Boxing


After Glengoffe Johnson: Roy Jones Jr. Must Yell For Tarver

23.09.04 - By Frank Lotierzo - GlovedFist@Juno.com - This Saturday night former undisputed Light Heavyweight Champ Roy Jones 49-2 (38) will fight IBF Light Heavyweight Champ Glengoffe Johnson 40-9-2 (27). In his last fight four and a half months ago, Jones lost his title when he was knocked out in the second round by Antonio Tarver. Jones needs to fight Tarver, and if his legacy is to be even partially restored, he has to beat him in a way that leaves no skeptics.

He's been a World Champion at Middleweight, Super-Middleweight, and Light Heavyweight. On top of that Roy Jones is the first former Middleweight Champ since Bob Fitzsimmons to capture a piece of the Heavyweight title.

Jones won his first title when he decisioned Bernard Hopkins capturing the IBF Middleweight title. Hopkins would go on to win the Middleweight title a year and a half later. After defending the Middleweight title once, Jones moved up to Super-Middleweight. In his first fight he won a lopsided decision over undefeated IBF Super-Middleweight Champ James Toney. Jones made six successful defenses of the Super-Middleweight title, stopping all six challengers.
After running out of challengers at 168, Jones moved up to Light Heavyweight and won a decision over former Jr. Middleweight Champ Mike McCallum for the vacant WBC Light Heavyweight title. In his first defense versus Montel Griffin, Jones lost the title when he was disqualified in the ninth round for punching Griffin while he was down. Five months later Jones fought Griffin again and knocked him out in the first round to regain the title. Over the next five years Jones made 12 successful defenses of the Light Heavyweight title winning eight by knockout.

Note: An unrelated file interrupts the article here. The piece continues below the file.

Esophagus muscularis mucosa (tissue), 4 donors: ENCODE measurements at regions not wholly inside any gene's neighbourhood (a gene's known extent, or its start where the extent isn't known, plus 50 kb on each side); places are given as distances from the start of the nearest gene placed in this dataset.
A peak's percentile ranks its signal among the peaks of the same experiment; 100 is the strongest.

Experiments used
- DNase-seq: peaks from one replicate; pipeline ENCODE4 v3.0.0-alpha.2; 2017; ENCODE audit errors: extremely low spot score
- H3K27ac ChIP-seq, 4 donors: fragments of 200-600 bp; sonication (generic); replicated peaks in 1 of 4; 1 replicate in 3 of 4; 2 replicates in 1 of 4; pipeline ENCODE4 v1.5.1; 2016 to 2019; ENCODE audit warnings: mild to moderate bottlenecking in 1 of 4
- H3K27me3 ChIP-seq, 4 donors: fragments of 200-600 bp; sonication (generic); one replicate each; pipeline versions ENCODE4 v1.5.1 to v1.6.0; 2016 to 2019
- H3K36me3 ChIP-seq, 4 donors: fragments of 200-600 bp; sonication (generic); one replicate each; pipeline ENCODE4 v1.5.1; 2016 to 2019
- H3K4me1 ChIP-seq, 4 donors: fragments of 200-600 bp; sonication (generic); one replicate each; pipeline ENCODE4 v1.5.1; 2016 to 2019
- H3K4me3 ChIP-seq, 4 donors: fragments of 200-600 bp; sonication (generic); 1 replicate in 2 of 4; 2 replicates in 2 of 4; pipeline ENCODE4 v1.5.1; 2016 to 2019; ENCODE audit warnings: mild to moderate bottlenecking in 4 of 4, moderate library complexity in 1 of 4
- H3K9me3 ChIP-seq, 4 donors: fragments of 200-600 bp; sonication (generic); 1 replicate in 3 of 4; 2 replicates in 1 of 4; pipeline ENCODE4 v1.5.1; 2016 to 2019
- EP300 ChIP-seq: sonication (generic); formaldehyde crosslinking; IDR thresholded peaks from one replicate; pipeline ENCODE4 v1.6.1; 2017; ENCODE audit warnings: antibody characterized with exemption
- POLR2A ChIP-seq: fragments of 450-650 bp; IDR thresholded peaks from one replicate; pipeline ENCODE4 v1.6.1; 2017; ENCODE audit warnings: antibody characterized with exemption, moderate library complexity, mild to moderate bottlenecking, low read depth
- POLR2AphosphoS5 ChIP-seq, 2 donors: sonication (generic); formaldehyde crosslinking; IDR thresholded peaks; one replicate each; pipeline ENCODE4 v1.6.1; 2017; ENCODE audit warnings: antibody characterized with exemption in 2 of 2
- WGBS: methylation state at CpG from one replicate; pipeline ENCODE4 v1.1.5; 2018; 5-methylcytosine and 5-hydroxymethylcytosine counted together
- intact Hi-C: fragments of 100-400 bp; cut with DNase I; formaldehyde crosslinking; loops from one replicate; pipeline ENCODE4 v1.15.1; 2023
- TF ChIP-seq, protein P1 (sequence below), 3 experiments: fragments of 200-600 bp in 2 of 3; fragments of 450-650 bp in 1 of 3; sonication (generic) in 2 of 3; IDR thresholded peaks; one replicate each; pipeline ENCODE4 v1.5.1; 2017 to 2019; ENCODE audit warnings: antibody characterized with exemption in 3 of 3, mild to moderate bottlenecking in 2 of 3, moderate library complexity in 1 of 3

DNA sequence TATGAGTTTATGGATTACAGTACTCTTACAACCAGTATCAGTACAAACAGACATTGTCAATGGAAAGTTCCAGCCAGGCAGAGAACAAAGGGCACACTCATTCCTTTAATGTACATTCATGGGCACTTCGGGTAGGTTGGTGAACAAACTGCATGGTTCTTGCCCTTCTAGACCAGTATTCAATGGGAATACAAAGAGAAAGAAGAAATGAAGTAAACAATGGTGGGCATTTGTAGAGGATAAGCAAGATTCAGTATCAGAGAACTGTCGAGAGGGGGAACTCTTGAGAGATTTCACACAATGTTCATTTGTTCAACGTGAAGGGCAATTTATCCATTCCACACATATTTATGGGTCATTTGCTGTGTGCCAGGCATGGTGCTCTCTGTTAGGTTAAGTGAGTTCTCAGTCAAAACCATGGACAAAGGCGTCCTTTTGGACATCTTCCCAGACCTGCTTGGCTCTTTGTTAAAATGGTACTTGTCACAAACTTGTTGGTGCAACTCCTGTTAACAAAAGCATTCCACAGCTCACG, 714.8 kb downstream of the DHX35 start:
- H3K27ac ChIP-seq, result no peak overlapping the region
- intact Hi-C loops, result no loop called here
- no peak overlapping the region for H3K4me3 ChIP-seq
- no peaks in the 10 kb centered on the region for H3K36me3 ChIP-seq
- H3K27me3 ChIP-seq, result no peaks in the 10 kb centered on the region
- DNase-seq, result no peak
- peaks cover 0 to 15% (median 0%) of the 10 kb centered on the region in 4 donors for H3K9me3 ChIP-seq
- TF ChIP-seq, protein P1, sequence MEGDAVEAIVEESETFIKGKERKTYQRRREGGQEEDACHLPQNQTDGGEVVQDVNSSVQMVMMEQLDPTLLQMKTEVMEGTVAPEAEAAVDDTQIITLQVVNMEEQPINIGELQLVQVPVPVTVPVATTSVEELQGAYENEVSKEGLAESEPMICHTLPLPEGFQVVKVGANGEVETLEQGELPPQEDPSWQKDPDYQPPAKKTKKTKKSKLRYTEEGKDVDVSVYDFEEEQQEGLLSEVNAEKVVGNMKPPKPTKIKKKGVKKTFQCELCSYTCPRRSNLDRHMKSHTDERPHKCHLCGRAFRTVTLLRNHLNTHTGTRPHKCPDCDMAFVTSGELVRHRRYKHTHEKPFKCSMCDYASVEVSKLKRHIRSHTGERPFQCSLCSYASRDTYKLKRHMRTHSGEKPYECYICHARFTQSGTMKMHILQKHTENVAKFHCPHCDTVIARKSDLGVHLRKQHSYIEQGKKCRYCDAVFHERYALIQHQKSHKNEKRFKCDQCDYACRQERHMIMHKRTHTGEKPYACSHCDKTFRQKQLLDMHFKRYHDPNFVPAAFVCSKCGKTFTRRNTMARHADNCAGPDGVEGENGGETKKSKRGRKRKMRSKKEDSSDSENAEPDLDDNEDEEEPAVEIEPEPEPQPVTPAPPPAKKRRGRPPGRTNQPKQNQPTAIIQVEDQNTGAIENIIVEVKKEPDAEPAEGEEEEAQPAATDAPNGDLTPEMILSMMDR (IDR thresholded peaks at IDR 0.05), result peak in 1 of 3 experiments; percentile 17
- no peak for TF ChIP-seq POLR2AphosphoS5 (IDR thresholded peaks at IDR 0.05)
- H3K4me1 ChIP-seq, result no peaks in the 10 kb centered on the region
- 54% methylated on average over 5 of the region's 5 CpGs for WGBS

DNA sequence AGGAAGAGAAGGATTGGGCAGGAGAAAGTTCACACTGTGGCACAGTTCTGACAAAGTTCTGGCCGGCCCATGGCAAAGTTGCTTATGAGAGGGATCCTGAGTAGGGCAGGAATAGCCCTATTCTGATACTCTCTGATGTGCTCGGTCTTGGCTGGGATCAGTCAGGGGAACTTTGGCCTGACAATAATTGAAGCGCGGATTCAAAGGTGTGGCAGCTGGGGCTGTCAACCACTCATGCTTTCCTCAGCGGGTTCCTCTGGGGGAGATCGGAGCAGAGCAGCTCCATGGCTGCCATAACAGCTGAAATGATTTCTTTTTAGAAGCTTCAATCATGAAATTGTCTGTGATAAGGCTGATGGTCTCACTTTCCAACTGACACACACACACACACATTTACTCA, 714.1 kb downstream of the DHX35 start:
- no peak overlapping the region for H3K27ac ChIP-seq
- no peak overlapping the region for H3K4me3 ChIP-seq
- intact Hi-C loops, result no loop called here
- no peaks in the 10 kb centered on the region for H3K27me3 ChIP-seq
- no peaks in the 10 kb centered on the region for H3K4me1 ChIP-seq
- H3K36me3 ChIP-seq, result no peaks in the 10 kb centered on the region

On March 1st 2003, Jones relinquished his Light Heavyweight title and challenged WBA Heavyweight Champ John Ruiz. Jones out boxed Ruiz over 12 rounds and won a unanimous decision to become the first former Middleweight Champ to capture a piece of the Heavyweight title in 100 years.

Eight months after beating Ruiz, Jones couldn't resist the taunts directed at him by WBC Light Heavyweight Champ Antonio Tarver. In order for Jones to get back down to Light Heavyweight and fight Tarver, he had to shed the 20 plus pounds of muscle he packed on to fight Ruiz.

Jones made weight for the fight with Tarver, but looked visibly drained the night of the fight. Tarver fought well versus Jones by attacking in short spurts and then backing away. The fight was even after 10 rounds. In rounds 11 & 12 Jones was forced to fight with a sense of urgency that he never had to before in his career, in hopes of pulling the fight out. In those last two rounds, Jones exhibited the heart and character that all past greats have had to at some point during their career. Jones salvaged the last two rounds and won a controversial majority decision to reclaim the title. Tarver was livid after the decision was announced and said afterward that he lost to the name Roy Jones, but not the fighter.

Six months after winning the title from Tarver, Jones defended it against him in what was the biggest fight of his career. The Tarver fight was the only time Roy Jones left the ring as a professional fighter where there were lingering questions as to who really won the fight. Jones had a legitimate reason for giving a sub-Jones performance, citing how the weight loss took a lot out of him and he wasn't at the top of his game. He vowed that wouldn't be the case in the rematch. Jones promised Tarver would face the Real Roy Jones this time, while Tarver promised that he'd finish what he started in the last fight. The rematch with Antonio Tarver was the first time Roy Jones entered the ring with the burden of proof solely on him. Both fighters made it clear that there'd be no excuses this time. Tarver even asked Jones at center ring right before the start of the fight just to make sure.